So does that mean England's batsmen don't have a hope in hell of doing well against the spearhead of  South Africa's pace attack? Of course, England's formidable batting line-up can do well, but they have to be at their absolute best when facing up-to this mighty fine bowler from the Safferland.

First and foremost, Steyn's record against England isn't anything to write home about. Steyn has taken 31 wickets @34.29 against England which shows that the batsmen have generally played him well. Yes, when England played him in 04/05, Steyn was raw and in 09/10, he looked short of a gallop at Durban, as he was just coming back from an injury. The fact though is, he has struggled a bit against England.

One of main reasons for Steyn's struggles against England is, when Steyn came to England in 08, he wasn't able to acclimatise to the different conditions on view quickly. Steyn struggled with the slope at Lord's, tried to pitch it up further to look for swing, but it ended up as half volleys for the batsmen to feast on and maybe as in England the duke ball is used, he struggled a bit to get used to it. Just when Steyn was hitting top form in the second test at Leeds, he got injured and went back home. Steyn now is four years older, so you expect the experienced quickie to acclimatise to the English conditions quicker.

On occasions, Steyn also has struggled a bit against left-handers and England have two lefties at top of the order. Before 2010, Steyn's average against the left-handers was as high as 34.58. It has come down to 26.59 in the last 2 years yet, one can see that he prefers bowling to the right-handed batsmen. So, what maybe the reason behind Steyn's preference of bowling to the right-handers?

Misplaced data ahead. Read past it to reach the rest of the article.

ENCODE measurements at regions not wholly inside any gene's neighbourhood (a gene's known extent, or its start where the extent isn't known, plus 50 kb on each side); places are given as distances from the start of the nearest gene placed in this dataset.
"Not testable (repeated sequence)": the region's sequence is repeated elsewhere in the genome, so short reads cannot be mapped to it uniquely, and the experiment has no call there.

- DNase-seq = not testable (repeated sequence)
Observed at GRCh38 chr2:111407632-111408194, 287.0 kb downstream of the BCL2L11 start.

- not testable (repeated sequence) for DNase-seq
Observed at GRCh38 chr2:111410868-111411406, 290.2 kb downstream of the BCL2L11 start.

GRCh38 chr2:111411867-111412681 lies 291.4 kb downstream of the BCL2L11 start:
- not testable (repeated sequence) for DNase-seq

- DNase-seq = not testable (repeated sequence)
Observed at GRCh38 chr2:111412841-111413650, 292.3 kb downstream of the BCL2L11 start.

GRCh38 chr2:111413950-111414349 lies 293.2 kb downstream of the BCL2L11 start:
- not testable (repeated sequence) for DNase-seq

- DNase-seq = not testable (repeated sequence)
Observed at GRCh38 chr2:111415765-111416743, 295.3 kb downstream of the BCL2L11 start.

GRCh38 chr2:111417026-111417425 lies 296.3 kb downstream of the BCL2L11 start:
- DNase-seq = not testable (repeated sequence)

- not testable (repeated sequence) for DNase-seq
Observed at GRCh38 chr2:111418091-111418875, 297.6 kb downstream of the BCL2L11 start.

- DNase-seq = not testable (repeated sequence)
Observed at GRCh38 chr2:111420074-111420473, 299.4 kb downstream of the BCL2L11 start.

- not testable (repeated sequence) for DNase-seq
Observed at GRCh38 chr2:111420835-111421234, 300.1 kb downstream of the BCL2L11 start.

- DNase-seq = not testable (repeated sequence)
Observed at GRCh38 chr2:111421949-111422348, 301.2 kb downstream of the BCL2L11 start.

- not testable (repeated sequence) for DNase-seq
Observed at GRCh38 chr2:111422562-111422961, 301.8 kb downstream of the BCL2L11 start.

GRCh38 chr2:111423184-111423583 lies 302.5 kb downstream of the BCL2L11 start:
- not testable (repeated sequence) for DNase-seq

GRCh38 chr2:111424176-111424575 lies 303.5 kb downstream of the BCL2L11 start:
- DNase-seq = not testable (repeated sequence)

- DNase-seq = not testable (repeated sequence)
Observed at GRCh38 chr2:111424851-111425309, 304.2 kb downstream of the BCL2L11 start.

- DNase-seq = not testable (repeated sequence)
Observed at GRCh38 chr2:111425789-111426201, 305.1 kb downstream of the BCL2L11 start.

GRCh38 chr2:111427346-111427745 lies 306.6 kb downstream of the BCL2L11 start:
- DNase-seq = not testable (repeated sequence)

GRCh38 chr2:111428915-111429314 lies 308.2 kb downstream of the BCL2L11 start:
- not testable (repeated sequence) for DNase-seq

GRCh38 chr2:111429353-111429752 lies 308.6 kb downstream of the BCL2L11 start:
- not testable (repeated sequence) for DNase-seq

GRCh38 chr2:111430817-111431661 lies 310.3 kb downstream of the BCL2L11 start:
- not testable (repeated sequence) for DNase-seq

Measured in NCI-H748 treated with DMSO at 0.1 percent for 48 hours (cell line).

Steyn is mainly an outswing bowler and as a result, he will look to bowl the inswinger to the left-handers. The problem is, when compared to say England's spearhead Jimmy Anderson, he doesn't bowl the away swinger to a left-handed-batsman that well. You can see that even with the numbers, as in the last two years, (the series against West Indies hasn't been counted) Anderson has accounted for 39 left-handers and 32 of those wickets have come through being caught by the keeper, or in the slip cordon. It doesn't just show that how well Anderson has used the crease to create an angle across a left-hander so as to produce the edge, but also the importance of the away swinger.